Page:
ChatGPT vs. Gemini: Which AI Chatbot Subscription Is Right for You?


The problem with testing AI chatbot subscriptions like Google’s Gemini Advanced and OpenAI’s ChatGPT Plus is their generality. The same tool is used for disparate applications; the same software service that developers in San Francisco are using to build their latest app might also be used by parents in Kansas to plan a Paw Patrol birthday. Even though companies often tout esoteric benchmarks to prove their chatbot’s superiority, it can be hard to discern how a chatbot’s technical prowess translates into a better experience for you, the user.

Google is the latest company to offer one of its best AI chatbots as a subscription product; in early February, the company began offering access to Gemini Advanced for $20 per month. In doing so, Google was following the precedent set by OpenAI, which sells access to its GPT-4-powered chatbot for $20 a month. Additionally, Microsoft sells subscriptions to its top tool, Copilot Pro (which is also powered by ChatGPT-4) for the same price. But, do you really need to factor another pricey subscription into your budget? After hours of testing these subscription chatbots and prodding at their limitations, my two core takeaways remain the same in 2024 as they were last year when these services first arrived.

First, most people are fine with the free option. If you have a specialized need for the tool, like coding, or want to experiment with powerful AI models and features currently available, then Gemini Advanced or ChatGPT Plus might be worth the $20-a-month cost. For the average chatbot user, who may utilize AI to craft emails at work and Rick and Morty fan fiction at home, the basic versions of ChatGPT and Gemini are free, competent, and wildly more powerful than anything available in the recent past.

My second key takeaway? Don’t immediately trust the output. It’s been said a million times, and I’m here to say it again: chatbots love to lie. For example, in previous tests ChatGPT’s image analysis feature confidently mislabeled my daily multivitamin as a prescription pill for erectile dysfunction, a potentially dangerous mix-up.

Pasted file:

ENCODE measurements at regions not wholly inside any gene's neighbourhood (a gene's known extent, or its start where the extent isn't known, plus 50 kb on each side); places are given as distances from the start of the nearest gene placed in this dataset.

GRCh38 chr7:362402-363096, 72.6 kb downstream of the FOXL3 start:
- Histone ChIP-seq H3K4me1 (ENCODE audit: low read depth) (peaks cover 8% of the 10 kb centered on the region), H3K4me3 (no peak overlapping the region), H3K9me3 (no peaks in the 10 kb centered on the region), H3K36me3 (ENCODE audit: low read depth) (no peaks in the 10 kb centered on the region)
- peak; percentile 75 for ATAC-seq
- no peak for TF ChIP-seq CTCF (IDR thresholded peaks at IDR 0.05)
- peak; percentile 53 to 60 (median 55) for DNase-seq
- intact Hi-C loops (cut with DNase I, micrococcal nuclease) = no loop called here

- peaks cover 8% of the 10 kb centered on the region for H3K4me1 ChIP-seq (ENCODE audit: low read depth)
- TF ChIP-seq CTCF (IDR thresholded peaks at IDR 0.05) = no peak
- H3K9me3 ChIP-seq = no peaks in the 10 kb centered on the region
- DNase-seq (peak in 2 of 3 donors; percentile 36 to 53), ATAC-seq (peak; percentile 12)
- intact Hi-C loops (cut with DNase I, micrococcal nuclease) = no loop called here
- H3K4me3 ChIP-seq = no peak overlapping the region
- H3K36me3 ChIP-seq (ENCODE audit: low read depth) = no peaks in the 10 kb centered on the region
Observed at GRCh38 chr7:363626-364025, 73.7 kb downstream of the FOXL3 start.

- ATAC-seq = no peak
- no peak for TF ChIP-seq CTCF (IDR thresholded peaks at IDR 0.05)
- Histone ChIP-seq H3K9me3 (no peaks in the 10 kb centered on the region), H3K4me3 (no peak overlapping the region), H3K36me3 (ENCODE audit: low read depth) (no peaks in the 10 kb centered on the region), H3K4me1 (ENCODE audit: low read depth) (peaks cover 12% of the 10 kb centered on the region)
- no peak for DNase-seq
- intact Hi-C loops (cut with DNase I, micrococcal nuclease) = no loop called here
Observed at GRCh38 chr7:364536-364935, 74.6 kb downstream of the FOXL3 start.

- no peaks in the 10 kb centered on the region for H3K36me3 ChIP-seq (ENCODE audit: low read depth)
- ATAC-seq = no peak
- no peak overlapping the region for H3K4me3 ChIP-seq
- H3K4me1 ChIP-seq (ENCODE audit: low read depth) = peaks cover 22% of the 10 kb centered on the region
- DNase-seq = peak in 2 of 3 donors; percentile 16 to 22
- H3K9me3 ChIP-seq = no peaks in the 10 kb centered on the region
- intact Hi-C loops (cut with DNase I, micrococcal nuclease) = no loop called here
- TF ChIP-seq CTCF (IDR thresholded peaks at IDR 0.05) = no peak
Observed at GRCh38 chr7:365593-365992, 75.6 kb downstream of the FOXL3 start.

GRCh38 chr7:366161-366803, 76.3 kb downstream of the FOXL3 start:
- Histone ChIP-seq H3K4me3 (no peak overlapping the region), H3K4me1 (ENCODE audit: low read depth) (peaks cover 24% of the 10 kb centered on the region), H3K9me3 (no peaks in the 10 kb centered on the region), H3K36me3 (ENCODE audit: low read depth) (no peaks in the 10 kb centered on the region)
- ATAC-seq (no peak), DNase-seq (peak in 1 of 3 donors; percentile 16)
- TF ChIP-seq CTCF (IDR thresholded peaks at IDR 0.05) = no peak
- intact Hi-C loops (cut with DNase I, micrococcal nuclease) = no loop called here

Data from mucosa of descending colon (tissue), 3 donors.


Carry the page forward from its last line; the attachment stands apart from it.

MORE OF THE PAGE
Are you still interested in subscribing to an AI chatbot tool, but not sure which one is the best fit for you? Here’s some helpful context about how Gemini Advanced and ChatGPT Plus compare—and what sets each subscription apart.

What’s Included With the AI Chatbot Subscriptions

Gemini Advanced from Google: As a package deal, Gemini Advanced offers the most to users on top of an impressive chatbot. Yes, you receive access to Google’s best AI model, Gemini Ultra 1.0, with the $20 per month AI Premium plan, but you also get everything offered with the company’s Google One subscription included in that price, which includes 2 terabytes of cloud storage. The company is expected to add a Gemini integration for Gmail and Docs as part of the subscription. Google just announced another new Gemini model, Gemini Pro 1.5, that can process more data than the current iteration, but this is not yet available to the public.

ChatGPT Plus from OpenAI: If you’ve experimented with AI chatbots in the past, odds are you’re familiar with using ChatGPT, which makes the transition to ChatGPT Plus with GPT-4 and Dall-E 3 quite simple. While OpenAI’s subscription does not include ancillary perks like cloud storage, it does have one exclusive, innovative feature: the GPT store. Here you can build and share custom versions of ChatGPT that have been optimized for different situations.

Copilot Pro from Microsoft: Similar to ChatGPT Plus, you get unfettered access to GPT-4 and Dall-E 3 when you subscribe to Copilot Pro. Built on top of OpenAI’s technology, Copilot Pro’s core differentiator is its integration with Microsoft’s suite of productivity software. The AI tools can be used directly inside of Excel, Outlook, and PowerPoint, if you’re also an active Microsoft 365 subscriber.

Comparing Outputs From Gemini Advanced and ChatGPT Plus

Even though we have experience testing a variety of chatbots at WIRED and putting fresh AI features to the test, keep in mind that these comparisons are designed to give you an overview of how the tools work. My tests are not all-encompassing, bro. (For example, I have too much respect for coders to pretend like I could gauge the worthiness of an AI tool for software development.) Also, since Microsoft’s offering uses the same generative AI models as OpenAI’s service, you can expect similar results from both tools. For this reason, I just compared the results of ChatGPT Plus and Gemini Advanced.

To start off, chatbots are often positioned as a productivity tool for white-collar workers. So, I tried to see how well ChatGPT Plus and Gemini Advanced would be at a basic meeting summary. After uploading a transcript from an interview with a video game developer, I asked the chatbots, “Could you please summarize this meeting transcript into five bullet points?”



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